be given to each music student. 

Please see the "Fees" section of this catalog for information on applied music fees. 

Directed Individual Studies (DIS) 

Directed Individual Studies (DIS) have a distinctly useful place in the Arts and 
Music curriculum. The intent of the DIS is for an enrichment experience that 
otherwise is unavailable in the classroom. Normally, regular curriculum coursework 
should not be completed by individual study. 

However, if a regular course is to be taught by individual study, the following 
criteria must be met before approval may be granted by the department head: 1) the 
course must not have been offered during the preceding three quarters nor be 
scheduled during the succeeding three quarters; 2) the student must gain the approval 
of the anticipated instructor; 3) transient students must gain the permission of not only 
the department head, but the dean of faculty, and of the college from which the student 
comes; and 4) the student must demonstrate, in writing, that a hardship will exist if 
permission is denied, for the student to take an individual study. 

PROGRAM FORTHEDEGREEOFBACHELOROF ARTS 
WITH A MAJOR IN ART 

Hours 

A. General Requirements 101 

Area 1 20 

1. ENG 101, 102 or 192, 201 or 292 15 

2. One course from: ART 200, 271, 272, 273; PHI 201; MUS 200 5* 

Area II 20 

1. MAT 101 and 103 or 220 or 290 10 

2. Lab Science Sequence 10 

Area III 20 

1. HIS 114, 115 or 192; POS 113 15 

2. One course from: ANT 201, ECO 201, PSY 101, SOC 201 5 

Area IV 30 

1. ART 111, 112, 201, 202, 213 25 

2. MUS 200 5 

AreaV 6 

1. PE 103 or 108, 117 3 

2. Three activity courses 3 

State Requirement 5 

HIS 251 or 252 5 



ART AND MUSIC 87 



B ( .hum's m the Ma jo i I ield 

l \KI 204 -I I ■ • 

One from \k 
t Spe< ial ( ourse Requirements 

l l oreign language sequence through 10 I 
■ 
D I lecnves 

Recommend \ki 
I Regents and I \it I xarninationa 

rOTAI 196 

*(Ma) not be duplicated \\ 1 1 ii major field, ^rea I and elective requirements ) 

PROGRAM FOR THE DEGREE OF BACHELOR OF ARTS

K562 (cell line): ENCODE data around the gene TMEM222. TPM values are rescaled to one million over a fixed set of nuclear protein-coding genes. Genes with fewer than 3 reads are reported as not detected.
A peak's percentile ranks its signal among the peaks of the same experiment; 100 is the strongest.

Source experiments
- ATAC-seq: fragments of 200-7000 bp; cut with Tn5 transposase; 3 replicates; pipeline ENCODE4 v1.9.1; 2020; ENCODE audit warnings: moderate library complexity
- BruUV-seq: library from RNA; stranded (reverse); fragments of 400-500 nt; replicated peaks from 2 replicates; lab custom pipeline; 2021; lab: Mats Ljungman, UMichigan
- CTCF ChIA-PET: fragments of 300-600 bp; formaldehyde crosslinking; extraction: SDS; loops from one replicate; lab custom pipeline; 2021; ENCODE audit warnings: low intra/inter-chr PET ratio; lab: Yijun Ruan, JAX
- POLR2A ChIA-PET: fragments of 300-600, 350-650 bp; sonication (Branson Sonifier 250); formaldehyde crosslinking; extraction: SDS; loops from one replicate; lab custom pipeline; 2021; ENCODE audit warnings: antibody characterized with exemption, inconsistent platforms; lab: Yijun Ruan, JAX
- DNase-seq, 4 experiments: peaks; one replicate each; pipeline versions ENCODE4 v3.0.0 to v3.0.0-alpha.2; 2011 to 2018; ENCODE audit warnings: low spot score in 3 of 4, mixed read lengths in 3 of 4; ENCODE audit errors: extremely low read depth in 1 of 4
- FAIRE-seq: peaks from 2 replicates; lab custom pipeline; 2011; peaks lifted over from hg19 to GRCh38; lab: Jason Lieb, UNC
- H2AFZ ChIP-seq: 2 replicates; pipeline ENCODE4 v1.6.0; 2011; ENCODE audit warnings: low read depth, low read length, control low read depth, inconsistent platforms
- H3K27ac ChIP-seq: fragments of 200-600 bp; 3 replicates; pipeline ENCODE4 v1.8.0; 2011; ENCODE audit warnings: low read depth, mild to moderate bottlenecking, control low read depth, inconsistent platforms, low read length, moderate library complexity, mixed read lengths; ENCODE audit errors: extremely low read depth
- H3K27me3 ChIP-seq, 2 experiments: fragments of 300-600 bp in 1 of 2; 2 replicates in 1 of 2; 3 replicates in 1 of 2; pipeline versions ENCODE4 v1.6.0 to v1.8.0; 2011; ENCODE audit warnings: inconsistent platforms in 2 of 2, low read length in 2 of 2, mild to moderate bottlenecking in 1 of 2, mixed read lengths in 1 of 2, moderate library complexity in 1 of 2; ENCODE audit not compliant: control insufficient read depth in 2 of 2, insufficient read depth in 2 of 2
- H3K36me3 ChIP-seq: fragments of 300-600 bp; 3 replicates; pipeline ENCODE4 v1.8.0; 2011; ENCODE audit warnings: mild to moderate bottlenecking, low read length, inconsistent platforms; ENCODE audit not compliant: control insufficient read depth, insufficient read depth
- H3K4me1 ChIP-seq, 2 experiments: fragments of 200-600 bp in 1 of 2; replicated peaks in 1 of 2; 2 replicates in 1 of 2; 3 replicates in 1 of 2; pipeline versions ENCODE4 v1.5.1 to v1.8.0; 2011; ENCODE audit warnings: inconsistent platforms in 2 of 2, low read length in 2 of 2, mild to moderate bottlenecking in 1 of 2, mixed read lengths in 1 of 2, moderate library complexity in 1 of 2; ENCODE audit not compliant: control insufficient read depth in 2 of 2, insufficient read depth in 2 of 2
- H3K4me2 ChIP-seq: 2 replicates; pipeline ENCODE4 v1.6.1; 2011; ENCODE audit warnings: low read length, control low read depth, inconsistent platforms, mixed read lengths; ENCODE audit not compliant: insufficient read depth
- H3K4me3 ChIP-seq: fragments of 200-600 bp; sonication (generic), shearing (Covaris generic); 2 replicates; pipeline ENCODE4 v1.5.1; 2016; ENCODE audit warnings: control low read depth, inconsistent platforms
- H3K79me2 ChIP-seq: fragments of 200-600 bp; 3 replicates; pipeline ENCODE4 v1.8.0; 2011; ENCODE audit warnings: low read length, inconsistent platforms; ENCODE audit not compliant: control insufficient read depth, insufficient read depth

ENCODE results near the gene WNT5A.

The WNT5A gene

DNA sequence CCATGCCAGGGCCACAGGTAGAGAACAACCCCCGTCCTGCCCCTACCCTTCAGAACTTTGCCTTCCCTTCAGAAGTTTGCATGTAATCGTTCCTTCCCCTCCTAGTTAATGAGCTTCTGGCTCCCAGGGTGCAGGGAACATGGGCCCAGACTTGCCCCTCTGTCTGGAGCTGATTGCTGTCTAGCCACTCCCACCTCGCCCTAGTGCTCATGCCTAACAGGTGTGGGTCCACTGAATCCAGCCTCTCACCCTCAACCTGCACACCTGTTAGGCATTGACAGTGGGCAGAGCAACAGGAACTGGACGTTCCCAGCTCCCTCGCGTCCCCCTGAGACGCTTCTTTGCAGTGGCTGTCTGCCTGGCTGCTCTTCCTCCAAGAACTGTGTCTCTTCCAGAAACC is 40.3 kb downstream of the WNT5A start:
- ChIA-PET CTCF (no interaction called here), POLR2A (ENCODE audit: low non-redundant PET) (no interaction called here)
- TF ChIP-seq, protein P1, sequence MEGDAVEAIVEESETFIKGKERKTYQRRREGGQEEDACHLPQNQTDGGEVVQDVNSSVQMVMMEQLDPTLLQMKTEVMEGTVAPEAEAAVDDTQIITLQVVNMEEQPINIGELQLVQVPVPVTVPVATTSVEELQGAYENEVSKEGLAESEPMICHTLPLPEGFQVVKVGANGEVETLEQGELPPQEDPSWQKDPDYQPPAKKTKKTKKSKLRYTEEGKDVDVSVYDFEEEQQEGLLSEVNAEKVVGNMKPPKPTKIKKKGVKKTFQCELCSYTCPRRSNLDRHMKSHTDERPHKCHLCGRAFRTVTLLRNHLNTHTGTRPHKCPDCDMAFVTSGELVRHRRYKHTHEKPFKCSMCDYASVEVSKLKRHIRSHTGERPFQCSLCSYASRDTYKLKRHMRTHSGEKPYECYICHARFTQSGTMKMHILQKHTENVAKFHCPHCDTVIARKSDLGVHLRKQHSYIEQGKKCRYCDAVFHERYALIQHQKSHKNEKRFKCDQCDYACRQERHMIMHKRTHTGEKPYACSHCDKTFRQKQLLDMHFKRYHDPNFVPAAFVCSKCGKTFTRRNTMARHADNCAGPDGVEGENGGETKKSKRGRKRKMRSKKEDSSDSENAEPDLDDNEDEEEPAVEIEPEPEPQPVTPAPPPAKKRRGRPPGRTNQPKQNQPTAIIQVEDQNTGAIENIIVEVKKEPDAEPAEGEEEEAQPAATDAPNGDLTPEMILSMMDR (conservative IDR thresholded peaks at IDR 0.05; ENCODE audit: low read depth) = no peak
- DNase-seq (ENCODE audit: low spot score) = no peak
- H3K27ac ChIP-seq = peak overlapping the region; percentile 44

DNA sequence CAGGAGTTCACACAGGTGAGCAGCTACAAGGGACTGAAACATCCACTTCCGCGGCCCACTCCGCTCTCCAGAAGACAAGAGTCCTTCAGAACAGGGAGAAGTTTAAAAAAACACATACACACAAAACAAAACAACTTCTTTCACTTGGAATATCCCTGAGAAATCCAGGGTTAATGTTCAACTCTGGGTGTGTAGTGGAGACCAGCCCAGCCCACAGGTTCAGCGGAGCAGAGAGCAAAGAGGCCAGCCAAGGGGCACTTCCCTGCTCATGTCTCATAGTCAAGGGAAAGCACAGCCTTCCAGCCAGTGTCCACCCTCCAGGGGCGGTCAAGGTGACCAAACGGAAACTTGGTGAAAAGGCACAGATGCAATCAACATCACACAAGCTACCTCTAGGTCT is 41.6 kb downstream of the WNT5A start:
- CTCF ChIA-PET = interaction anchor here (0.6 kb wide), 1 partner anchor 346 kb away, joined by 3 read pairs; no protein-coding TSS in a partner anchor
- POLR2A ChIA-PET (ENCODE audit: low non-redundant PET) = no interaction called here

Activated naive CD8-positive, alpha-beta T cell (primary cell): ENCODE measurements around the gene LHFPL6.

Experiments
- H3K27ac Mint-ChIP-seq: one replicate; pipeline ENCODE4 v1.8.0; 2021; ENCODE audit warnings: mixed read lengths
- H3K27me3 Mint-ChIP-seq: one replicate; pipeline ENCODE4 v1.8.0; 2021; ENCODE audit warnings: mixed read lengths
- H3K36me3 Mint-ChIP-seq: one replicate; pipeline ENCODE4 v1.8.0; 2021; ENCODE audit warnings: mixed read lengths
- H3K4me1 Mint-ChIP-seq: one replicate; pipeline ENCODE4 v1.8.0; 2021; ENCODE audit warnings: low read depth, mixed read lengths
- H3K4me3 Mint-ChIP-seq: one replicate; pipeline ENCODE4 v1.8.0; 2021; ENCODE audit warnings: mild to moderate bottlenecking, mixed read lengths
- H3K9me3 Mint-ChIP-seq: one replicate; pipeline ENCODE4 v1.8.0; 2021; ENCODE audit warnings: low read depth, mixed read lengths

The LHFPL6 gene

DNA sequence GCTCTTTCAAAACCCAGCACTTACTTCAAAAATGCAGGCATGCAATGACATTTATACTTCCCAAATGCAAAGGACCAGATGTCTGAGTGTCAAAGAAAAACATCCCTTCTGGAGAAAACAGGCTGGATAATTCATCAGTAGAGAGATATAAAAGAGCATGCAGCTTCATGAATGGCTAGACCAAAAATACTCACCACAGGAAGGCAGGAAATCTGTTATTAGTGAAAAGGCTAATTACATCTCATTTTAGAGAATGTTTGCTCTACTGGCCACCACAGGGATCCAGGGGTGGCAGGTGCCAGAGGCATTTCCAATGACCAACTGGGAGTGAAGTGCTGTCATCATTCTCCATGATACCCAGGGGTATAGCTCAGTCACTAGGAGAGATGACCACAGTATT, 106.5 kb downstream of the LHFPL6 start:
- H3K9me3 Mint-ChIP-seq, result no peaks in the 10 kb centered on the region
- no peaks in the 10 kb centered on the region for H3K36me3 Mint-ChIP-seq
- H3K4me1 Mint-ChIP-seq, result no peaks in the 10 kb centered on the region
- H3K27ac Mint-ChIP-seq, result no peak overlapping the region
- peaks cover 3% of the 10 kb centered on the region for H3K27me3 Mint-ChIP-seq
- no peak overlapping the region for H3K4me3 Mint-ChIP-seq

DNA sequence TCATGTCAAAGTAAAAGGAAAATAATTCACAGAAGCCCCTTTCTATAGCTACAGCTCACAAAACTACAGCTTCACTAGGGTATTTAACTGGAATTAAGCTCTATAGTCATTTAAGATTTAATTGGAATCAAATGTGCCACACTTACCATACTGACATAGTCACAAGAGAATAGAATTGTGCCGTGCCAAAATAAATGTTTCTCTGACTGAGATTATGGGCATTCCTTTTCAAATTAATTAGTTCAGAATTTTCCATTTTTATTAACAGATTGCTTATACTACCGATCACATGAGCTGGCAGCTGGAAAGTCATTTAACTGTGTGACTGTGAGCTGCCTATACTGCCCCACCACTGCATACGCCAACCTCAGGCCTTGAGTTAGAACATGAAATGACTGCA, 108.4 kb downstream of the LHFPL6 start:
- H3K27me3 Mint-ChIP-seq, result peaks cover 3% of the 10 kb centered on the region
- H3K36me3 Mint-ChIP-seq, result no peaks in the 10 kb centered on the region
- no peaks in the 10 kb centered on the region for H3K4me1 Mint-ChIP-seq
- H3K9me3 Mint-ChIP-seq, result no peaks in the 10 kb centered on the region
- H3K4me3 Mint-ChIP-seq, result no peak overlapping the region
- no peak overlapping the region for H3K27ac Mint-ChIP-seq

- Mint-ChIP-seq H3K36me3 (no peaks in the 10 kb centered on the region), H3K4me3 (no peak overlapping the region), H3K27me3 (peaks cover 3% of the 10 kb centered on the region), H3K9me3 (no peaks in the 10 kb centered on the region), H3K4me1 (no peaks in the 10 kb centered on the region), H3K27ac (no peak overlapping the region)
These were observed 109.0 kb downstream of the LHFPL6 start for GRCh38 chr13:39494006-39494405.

WITH A MAJOR IN MUSIC 

I lours 

\ v leneraJ Requirements H'l 

Wa I 20 

1. ENG 101. id: or 192,201 or292 15 

: One course from: \K1 200,271,272,273; \ll S200; PHI 201 

Viva 11 20 

1 MAI 101, 290 10 

2. 1 ab Science Sequence 10 

trea ill 20 

1. HIS 114, 11- or 192; POS 113 15 

2. One course from: AN! 201. ECO201, PS\ 101 

Vrea IV 30 

l. MLS 111. II 2, 113,211,212,213 18 

2 MUS 140 6 

Ml S 256 or 254 

Area V b 

1. PE L03or ion. L17 

2 1 hree activity courses 

State Requirement 5 

HIS 251 or 252 5 

ourses in the Major Field 

1. MUS 240, 281, 340, 571, J72 173 24 

2 rwoCourses from MUS312, 361,412 

J One Course from MLS 416. 42-. 427 

C. Track Options 

1. General Track: Electives 

One of the following performance composition tracks. 
Prerequisite: Departmental Permission Only. 

2. Keyboard Performance 

ML S 258, 440, 420, 421 14 

Electives 24 

3. Vocal Performance 

MUS 313, 314, 313, 429, 440 1- 

Electives 26 

4. Wind Instrument Performance 

MUS 440. 481 M 

One course from MUS 312, 361, 412 3* 

One course from MLS 432 or 433 3 

Electives 



88 ARMSTRONG STATE COLLEGE 



5. Composition 

MUS422 12 

One course from MUS 312, 361, 412 3* 

Electives 23 

D. Special Course Requirements 25 

1. ART 271, 272, 273 (may not be duplicated with Area I requirement) ...10 

2. Foreign language sequence through 103 15 

3. RECITAL PERFORMANCES (determined by option 3 

E. Regents' and Exit Examinations 

TOTAL 197 
*(May not be duplicated with Major Field Requirements) 

PROGRAM FOR THE DEGREE OF BACHELOR OF MUSIC EDUCATION 

Hours 

A. General Requirements 101 

Area 1 20 

1. ENG 101, 102, or 192, 201 or 292 15 

2. One course from: ART 200, 271, 272, 273; MUS 200; PHI 201 5 

Area II 20 

1. MAT 101, 290 10 

2. Laboratory Science Sequence 10 

Area III 20 

1. HIS 114, 115 or 192; POS 113 15 

2. One course from: ANT 201, ECO 201, SOC 201 5 

Area IV 30 

1. EDN 200; PSY 101 10 

2. EDN 201 or PSY 201 5 

3. MUS 111, 112, 113, 140 15 

Area V 6 

1. PE 103 or 108, 117 3 

2. Three activity courses 3 

State Requirement 5 

HIS 251 or 252 5 

B. Courses in the Major Field 70-73 

1. MUS 211, 212, 213, 236, 237, 238, 239, 281 20 

2. MUS 240, 340 12